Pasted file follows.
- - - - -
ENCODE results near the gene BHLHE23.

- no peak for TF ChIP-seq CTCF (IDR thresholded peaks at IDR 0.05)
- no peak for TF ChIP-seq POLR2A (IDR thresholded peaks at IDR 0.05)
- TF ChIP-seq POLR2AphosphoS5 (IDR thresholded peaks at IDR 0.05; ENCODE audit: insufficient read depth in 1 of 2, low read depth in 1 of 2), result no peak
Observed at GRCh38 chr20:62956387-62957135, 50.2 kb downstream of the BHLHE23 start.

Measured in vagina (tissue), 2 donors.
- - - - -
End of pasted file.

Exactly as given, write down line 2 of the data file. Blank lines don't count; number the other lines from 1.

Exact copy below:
- no peak for TF ChIP-seq CTCF (IDR thresholded peaks at IDR 0.05)